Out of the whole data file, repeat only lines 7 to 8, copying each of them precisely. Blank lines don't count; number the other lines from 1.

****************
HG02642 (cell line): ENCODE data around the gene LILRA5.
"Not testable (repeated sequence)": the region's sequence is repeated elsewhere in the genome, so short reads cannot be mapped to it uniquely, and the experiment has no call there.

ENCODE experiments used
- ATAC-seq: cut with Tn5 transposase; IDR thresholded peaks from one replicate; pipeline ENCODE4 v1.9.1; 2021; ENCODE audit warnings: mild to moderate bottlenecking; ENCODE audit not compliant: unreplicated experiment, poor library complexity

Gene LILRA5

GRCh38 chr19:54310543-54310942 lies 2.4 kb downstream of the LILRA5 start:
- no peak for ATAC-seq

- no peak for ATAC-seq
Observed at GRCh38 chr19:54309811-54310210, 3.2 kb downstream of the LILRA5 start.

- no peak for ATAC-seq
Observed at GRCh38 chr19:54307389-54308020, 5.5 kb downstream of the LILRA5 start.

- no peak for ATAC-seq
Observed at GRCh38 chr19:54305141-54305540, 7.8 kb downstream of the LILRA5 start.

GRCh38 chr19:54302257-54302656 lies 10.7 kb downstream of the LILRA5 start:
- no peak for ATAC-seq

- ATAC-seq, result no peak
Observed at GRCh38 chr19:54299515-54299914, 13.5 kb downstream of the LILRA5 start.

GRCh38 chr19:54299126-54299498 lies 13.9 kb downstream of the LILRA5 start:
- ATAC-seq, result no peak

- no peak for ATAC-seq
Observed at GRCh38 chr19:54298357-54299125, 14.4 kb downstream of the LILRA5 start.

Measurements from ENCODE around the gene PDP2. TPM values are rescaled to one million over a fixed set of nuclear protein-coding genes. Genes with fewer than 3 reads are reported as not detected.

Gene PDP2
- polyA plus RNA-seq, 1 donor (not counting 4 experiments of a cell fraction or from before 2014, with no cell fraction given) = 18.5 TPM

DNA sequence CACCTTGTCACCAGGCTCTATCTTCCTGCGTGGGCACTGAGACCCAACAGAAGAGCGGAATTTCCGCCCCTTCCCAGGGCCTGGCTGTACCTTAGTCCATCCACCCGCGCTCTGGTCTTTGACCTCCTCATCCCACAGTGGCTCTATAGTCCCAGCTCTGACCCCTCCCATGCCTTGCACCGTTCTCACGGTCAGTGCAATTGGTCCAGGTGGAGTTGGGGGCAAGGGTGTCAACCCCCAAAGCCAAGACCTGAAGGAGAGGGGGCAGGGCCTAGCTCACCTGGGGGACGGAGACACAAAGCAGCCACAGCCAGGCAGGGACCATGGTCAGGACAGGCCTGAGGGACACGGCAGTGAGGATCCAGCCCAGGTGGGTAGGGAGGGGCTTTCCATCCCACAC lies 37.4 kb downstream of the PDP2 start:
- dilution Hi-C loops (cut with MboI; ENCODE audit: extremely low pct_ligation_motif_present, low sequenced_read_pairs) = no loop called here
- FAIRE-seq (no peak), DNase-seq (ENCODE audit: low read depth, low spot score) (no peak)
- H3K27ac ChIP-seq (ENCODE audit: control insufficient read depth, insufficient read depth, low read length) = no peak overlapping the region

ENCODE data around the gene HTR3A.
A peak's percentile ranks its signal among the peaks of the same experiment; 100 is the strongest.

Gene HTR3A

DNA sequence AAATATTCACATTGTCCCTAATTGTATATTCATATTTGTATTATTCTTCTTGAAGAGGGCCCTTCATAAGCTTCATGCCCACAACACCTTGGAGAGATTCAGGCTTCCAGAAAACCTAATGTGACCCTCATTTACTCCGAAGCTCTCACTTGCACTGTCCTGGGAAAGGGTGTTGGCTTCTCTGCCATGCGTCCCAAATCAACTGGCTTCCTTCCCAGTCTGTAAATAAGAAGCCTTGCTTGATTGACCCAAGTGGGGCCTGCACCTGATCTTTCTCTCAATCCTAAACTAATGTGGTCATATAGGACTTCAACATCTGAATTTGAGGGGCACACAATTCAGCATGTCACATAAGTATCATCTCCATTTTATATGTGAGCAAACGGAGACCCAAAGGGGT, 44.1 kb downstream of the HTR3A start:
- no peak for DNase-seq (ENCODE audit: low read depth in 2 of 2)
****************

- no peak for ATAC-seq

- no peak for ATAC-seq